Evan Jacobs

Rumors have been escalating this week about a partnership between cellular phone titan Nokia and rising search player / global software leader Microsoft. Update: It’s official! Mobile marketers should be asking themselves, „If these two industry giants were to pair up, what could the effects be?“

Nokia would gain a modern smartphone OS (Windows Phone 7) with ready-made apps to reach consumers.

Although Windows Phone 7 (WP7) is just over 3 months old, the rapid growth of its app and product ecosystem has analysts rethinking their original opinions about the OS’s future. According to current published figures, WP7’s Marketplace has more than 7,000 apps for device owners to download. This alone could make Nokia more appealing to marketers, as Brafton has reported that mobile app advertising is a rising way to reach an on-the-go audience.

Aside from the apps, WP7 boasts a robust implementation of social media services (such as Facebook), email management via mobile Outlook, Zune, Internet Explorer Mobile, and Bing Search / Maps. All of these core features are comparable to competitor operating systems, if not arguably better in certain areas. For instance, the Zune Pass service is generally considered superior to iTunes due to its unlimited music downloading abilities for a set fee per month.

For marketers, this makes developing apps and sites optimized for WP7 a better value proposition. In addition, if you use Microsoft Advertising for PPC ads, they have the ability to appear on Windows Phone as well as normal search placements.

Bing could replace Google as Nokia’s default mobile search engine.

Bing is a strong competitor to Google in the search industry.If you aren’t familiar with the search engine war, Google is steadily losing market share and Bing has been on the ups between its rapid growth and recent deal to power Yahoo! search (demonstrated 29 percent growth in search volumes in 2010). Nonetheless, Google has maintained a strong lead in the mobile market, with StatCounter data indicating its services field more than 98 percent of mobile queries.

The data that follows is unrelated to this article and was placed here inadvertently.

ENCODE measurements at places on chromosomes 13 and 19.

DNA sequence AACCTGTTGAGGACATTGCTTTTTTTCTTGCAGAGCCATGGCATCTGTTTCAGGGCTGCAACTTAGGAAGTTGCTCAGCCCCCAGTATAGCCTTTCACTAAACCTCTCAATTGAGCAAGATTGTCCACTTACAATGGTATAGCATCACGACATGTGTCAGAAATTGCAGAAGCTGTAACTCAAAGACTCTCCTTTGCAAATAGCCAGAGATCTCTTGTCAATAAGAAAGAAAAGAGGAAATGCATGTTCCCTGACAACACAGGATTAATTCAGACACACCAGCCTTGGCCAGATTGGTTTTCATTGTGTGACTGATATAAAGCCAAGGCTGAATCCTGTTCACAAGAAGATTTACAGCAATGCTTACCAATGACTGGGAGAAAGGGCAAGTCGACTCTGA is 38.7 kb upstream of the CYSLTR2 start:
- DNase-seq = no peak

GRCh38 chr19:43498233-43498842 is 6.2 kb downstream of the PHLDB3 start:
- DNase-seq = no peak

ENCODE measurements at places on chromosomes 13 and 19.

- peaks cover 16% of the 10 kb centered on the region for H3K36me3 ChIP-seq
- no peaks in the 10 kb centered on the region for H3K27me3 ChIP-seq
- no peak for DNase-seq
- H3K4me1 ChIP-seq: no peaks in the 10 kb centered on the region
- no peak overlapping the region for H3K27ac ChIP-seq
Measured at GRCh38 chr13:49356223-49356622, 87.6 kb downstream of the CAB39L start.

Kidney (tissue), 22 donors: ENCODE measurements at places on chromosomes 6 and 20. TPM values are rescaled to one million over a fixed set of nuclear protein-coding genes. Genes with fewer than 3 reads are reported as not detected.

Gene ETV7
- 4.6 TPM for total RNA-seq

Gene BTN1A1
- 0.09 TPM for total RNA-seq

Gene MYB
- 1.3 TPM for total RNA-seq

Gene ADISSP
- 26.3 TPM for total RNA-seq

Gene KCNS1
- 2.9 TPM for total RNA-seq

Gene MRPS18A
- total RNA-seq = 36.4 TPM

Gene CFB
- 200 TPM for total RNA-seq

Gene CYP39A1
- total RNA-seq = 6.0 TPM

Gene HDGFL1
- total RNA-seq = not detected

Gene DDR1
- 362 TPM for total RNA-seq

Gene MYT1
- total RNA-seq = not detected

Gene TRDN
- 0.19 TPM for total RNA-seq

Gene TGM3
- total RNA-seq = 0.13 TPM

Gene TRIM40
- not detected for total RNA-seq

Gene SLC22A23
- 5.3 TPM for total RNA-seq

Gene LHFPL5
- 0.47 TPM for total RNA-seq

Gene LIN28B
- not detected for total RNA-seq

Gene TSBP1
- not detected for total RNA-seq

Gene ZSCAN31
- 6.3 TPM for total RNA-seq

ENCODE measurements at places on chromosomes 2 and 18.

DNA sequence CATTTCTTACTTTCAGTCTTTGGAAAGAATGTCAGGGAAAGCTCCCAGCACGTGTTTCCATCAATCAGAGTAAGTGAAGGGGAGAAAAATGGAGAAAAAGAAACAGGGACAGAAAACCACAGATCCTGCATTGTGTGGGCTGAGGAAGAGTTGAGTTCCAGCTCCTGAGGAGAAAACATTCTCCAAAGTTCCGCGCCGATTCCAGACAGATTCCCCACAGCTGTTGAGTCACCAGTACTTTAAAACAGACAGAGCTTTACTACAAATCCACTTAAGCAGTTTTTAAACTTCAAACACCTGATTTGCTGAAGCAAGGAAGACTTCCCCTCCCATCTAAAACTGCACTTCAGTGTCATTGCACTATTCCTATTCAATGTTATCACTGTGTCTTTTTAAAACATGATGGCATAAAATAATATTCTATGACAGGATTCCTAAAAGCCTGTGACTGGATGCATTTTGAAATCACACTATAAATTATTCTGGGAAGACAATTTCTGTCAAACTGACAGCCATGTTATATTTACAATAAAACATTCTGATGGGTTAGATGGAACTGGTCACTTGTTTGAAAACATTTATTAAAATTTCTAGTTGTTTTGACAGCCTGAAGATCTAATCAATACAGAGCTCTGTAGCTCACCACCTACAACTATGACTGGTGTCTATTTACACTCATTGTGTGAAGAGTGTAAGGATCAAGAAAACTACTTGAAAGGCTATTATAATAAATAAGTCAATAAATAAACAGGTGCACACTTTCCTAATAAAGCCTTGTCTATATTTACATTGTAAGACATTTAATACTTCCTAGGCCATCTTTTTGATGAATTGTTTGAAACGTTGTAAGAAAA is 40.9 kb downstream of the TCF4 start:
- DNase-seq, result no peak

If Microsoft is able to get Bing on more handsets, search adoption would be assured in Microsoft’s favor – especially with the volume of Nokia’s low and middle segment sales. Marketers shouldn’t underestimate the power of mobile searches this year, as Brafton has reported that tablet shipments are expected to surpass PC shipments in the coming months, along with consistently high growth of smartphone sales.

Microsoft would gain a high-profile mobile ally.

Based on sales and press, Microsoft’s big bets in the past year or so have seemed to pay off, between hardware like the Kinect and the most recent version of its desktop operating system, Windows 7. That being said, it has been somewhat of a rough road for the company in the mobile space. Their first attempt at releasing a new phone OS, KIN, was a flop and quickly disappeared from the market. Now, Microsoft has launched Windows Phone 7 and is committing massive resources to ensure the platform’s survival and prosperity.

The Nokia N8 has received high praise for its industrial design and excellent hardware. A partnership with Nokia would achieve two important goals for Microsoft: volume and quality. Although Nokia’s phone shipments have dropped recently, most analysts agree that this is due to the continued use of the Symbian OS on its phones and poor availability in the US. A new, modern OS, such as WP7, coupled with successful launches in the U.S. and Europe, could significantly turn the tide for both companies.

Nokia’s high-end smartphones, such as the N8, are consistently praised for excellent build quality and design. Microsoft would benefit from adding Nokia’s industrial expertise to its stable and perhaps using Nokia’s products as a core offering, a la Google’s Nexus One.

In short, I think that a Microsoft-Nokia partnership would help both businesses at this time. As Stephen Elop said,

„We too, are standing on a ‚burning platform,‘ and we must decide how we are going to change our behaviour.“

Nokia is in a very nervous position, working furiously on MeeGo, but it’s quickly losing market share and competitiveness in both its high-end and low-end markets.

Let’s hope for some positive results – the smartphone space definitely could use more industry disruptions and competition, and this alliance would bring mobile marketers an enhanced product ecosystem to reach a broad audience.